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Front. Immunol. | doi: 10.3389/fimmu.2018.01863

Calcium Oxalate Differentiates Human Monocytes Into Inflammatory M1 Macrophages

  • 1Urology, College of Medicine, University of Florida, United States

Purpose: A number of hyperoxaluric states have been associated with calcium oxalate (CaOx) deposits in the kidneys. In animal models of stone disease, these crystals interact with circulating monocytes that have migrated into the kidney as part of innate immunity. Similarly, macrophages surround CaOx crystals in kidneys of patients excreting high levels of oxalate. We investigate the effect of this exposure and subsequent human immunological response in vitro.
Materials and Methods: Primary human monocytes were collected from healthy donors and exposed to CaOx, potassium oxalate, and zinc oxalate. Cytokine production was measured with a multiplex ELISA. Quantitative reverse transcription-polymerase chain reaction was done to validate the mRNA profile expression. M1 macrophage phenotype was confirmed with immunofluorescence microscopy.
Results: Both primary monocytes and THP-1 cells, a human monocytic cell line, respond strongly to CaOx crystals in a dose-dependent manner producing TNF-α, IL-1β, IL-8, and IL-10 transcripts. Exposure to CaOx followed by 1h with LPS had an additive effect for cytokine production compared to LPS alone, however, LPS followed by CaOx led to significant decrease in cytokine production. Supernatants taken from monocytes that were previously exposed to CaOx crystals enhance M2 macrophage crystal phagocytosis. CaOx, but not potassium or zinc oxalate, promotes monocyte differentiation into inflammatory M1-like macrophages.
Conclusions: In our in vitro experiment, human monocytes were activated by CaOx and produced inflammatory cytokines. Monocytes recognized CaOx crystals through a specific mechanism that can enhance or decrease the innate immune response to LPS. CaOx promoted M1 macrophage development. These results suggest that monocytes have an important role promoting CaOx-induced inflammation.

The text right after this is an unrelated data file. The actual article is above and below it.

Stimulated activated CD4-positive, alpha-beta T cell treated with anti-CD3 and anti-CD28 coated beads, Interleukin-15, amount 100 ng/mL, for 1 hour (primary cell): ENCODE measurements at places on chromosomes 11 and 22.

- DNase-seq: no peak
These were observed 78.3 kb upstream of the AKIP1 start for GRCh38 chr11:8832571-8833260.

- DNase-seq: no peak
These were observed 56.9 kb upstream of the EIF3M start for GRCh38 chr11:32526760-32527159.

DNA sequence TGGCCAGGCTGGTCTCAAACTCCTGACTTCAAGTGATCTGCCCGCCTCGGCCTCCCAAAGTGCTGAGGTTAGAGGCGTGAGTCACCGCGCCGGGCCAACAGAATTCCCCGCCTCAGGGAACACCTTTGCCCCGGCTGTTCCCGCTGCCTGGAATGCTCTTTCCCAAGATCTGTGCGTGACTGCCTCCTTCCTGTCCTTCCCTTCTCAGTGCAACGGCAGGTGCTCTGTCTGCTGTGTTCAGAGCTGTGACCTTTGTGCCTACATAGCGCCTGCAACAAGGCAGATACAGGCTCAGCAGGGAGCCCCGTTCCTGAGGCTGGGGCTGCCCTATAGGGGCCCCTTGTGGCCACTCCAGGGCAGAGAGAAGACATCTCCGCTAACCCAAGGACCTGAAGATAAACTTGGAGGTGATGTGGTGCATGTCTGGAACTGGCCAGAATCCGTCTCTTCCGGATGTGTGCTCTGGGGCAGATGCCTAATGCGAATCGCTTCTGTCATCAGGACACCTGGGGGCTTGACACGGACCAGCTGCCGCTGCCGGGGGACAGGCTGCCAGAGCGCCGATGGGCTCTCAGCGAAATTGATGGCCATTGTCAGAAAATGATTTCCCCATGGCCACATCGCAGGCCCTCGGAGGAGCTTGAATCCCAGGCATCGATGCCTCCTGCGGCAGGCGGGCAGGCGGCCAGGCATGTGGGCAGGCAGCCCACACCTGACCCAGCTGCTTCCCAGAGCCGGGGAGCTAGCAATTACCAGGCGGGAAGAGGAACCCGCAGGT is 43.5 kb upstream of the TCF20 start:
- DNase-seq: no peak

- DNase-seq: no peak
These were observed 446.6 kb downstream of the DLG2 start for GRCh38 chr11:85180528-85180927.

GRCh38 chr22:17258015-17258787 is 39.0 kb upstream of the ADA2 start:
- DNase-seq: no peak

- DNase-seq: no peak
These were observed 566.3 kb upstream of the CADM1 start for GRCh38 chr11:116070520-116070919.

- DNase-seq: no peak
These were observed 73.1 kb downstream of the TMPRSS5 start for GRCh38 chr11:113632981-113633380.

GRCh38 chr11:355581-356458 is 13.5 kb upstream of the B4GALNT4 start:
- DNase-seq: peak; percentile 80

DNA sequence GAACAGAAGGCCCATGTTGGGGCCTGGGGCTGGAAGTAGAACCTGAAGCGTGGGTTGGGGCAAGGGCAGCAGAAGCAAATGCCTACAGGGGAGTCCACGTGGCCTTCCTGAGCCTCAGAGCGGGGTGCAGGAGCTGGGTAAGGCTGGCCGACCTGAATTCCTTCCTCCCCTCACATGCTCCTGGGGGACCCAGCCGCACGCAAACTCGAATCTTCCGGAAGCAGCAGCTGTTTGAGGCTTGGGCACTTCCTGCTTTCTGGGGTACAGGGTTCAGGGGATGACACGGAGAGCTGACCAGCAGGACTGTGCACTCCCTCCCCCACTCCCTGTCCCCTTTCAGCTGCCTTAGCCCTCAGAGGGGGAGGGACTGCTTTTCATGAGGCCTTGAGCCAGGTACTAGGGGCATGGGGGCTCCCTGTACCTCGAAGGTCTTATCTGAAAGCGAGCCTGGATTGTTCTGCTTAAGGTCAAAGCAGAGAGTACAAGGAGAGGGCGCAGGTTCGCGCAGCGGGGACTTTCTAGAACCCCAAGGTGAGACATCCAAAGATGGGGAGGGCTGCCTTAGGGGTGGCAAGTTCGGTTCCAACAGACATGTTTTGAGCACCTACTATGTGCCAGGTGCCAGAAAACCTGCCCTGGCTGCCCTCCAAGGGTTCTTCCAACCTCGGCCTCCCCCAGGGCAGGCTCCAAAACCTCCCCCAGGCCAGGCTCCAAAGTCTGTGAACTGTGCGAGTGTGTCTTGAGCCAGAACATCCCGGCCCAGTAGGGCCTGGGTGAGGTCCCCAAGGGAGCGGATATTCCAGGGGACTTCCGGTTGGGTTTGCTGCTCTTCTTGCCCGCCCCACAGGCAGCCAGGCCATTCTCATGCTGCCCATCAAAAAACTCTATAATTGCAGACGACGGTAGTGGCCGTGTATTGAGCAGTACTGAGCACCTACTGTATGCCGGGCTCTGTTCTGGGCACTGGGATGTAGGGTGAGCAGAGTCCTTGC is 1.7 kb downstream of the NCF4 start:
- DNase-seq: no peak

Keywords: Kidney Stones, Calcium Oxalate, Monocytes, Macrophages, inflammatory cytokines, Nephrolithiasis

Received: 30 Apr 2018; Accepted: 27 Jul 2018.

Edited by:

Hans-Joachim Anders, Ludwig-Maximilians-Universität München, Germany

Reviewed by:

Yolande RICHARD, Institut National de la Santé et de la Recherche Médicale (INSERM), France
Takahiro Yasui, Nagoya City University, Japan  

Copyright: © 2018 Khan, Dominguez Gutierrez, Canales and Kusmartsev. This is an open-access article distributed under the terms of the Creative Commons Attribution License (CC BY). The use, distribution or reproduction in other forums is permitted, provided the original author(s) and the copyright owner(s) are credited and that the original publication in this journal is cited, in accordance with accepted academic practice. No use, distribution or reproduction is permitted which does not comply with these terms.

* Correspondence: Dr. Saeed R. Khan, College of Medicine, University of Florida, Urology, Gainesville, 32601, Florida, United States, khan@pathology.ufl.edu